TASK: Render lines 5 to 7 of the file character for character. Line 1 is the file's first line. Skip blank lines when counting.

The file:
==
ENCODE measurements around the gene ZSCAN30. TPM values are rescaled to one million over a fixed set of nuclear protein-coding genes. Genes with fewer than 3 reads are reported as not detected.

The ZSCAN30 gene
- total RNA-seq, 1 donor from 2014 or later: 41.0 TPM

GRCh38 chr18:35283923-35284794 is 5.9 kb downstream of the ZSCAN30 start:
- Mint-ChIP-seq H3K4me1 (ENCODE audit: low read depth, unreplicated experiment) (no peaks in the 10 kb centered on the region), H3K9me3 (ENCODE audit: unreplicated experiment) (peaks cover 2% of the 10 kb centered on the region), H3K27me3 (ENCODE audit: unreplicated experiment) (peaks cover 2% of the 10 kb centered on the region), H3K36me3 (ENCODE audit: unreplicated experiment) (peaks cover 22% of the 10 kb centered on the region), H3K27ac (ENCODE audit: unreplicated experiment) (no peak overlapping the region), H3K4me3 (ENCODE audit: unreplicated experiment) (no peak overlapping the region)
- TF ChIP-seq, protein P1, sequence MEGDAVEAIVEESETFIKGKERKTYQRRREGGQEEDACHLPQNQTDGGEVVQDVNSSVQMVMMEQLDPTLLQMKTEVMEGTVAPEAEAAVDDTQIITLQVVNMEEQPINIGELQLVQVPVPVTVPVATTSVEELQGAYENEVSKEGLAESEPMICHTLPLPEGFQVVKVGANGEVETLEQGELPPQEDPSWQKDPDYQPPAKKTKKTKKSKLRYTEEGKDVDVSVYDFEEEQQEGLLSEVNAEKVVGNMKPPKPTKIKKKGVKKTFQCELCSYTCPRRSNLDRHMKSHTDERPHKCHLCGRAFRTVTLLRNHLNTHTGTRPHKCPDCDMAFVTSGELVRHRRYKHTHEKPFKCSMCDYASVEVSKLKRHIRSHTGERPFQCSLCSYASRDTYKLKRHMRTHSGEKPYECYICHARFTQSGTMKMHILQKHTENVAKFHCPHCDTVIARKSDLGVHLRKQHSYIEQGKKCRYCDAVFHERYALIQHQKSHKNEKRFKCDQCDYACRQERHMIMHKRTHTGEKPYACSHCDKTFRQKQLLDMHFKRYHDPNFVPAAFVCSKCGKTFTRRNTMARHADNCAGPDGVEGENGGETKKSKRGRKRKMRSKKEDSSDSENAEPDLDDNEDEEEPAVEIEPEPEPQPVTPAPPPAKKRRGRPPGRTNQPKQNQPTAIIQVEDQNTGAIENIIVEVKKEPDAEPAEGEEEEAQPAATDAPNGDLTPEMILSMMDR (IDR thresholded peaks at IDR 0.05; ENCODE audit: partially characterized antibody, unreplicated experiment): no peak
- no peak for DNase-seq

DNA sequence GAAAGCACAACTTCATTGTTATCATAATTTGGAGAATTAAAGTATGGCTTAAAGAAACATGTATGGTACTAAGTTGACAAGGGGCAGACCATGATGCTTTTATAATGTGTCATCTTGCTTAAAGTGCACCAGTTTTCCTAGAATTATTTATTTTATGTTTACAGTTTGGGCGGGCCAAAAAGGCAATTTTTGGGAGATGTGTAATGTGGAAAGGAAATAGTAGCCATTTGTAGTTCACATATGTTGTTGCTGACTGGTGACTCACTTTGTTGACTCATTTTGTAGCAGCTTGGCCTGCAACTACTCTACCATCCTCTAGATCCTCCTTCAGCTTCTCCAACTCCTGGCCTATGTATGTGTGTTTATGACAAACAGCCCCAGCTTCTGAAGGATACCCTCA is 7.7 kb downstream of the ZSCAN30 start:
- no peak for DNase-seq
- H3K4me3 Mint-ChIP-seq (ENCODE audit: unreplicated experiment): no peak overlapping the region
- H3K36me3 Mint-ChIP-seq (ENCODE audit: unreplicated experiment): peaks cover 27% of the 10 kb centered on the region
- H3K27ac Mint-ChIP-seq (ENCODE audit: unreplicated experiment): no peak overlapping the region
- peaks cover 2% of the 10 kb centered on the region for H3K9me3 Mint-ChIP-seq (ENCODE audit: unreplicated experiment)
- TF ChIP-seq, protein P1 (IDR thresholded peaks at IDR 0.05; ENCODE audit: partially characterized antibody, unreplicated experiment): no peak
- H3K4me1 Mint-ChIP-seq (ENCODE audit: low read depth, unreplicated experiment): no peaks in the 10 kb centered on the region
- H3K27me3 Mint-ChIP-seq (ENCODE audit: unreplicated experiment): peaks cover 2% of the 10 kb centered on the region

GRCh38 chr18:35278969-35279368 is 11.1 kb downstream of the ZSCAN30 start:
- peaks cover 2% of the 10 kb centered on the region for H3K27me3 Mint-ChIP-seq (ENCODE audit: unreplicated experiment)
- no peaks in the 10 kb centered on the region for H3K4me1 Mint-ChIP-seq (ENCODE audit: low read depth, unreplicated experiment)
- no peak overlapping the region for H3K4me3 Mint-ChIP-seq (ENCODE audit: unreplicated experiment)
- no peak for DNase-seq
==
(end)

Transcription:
- Mint-ChIP-seq H3K4me1 (ENCODE audit: low read depth, unreplicated experiment) (no peaks in the 10 kb centered on the region), H3K9me3 (ENCODE audit: unreplicated experiment) (peaks cover 2% of the 10 kb centered on the region), H3K27me3 (ENCODE audit: unreplicated experiment) (peaks cover 2% of the 10 kb centered on the region), H3K36me3 (ENCODE audit: unreplicated experiment) (peaks cover 22% of the 10 kb centered on the region), H3K27ac (ENCODE audit: unreplicated experiment) (no peak overlapping the region), H3K4me3 (ENCODE audit: unreplicated experiment) (no peak overlapping the region)
- TF ChIP-seq, protein P1, sequence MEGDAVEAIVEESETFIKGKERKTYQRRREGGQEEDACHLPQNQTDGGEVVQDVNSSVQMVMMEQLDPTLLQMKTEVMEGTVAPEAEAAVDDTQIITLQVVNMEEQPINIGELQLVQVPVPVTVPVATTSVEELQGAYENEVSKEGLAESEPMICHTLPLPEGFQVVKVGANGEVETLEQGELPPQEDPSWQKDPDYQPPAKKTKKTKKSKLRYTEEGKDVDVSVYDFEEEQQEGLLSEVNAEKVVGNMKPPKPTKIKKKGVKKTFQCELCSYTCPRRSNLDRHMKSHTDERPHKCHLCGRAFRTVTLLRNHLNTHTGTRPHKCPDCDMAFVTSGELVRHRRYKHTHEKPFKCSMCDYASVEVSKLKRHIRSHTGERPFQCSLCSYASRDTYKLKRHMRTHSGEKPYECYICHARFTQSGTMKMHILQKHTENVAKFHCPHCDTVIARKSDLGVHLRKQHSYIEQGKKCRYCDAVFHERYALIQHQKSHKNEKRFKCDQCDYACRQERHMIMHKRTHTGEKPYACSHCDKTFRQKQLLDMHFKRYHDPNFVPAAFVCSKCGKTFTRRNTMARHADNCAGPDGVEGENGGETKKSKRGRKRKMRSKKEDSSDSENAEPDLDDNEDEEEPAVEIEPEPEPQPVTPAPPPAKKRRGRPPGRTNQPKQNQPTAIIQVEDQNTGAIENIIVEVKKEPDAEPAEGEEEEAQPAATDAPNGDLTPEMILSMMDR (IDR thresholded peaks at IDR 0.05; ENCODE audit: partially characterized antibody, unreplicated experiment): no peak
- no peak for DNase-seq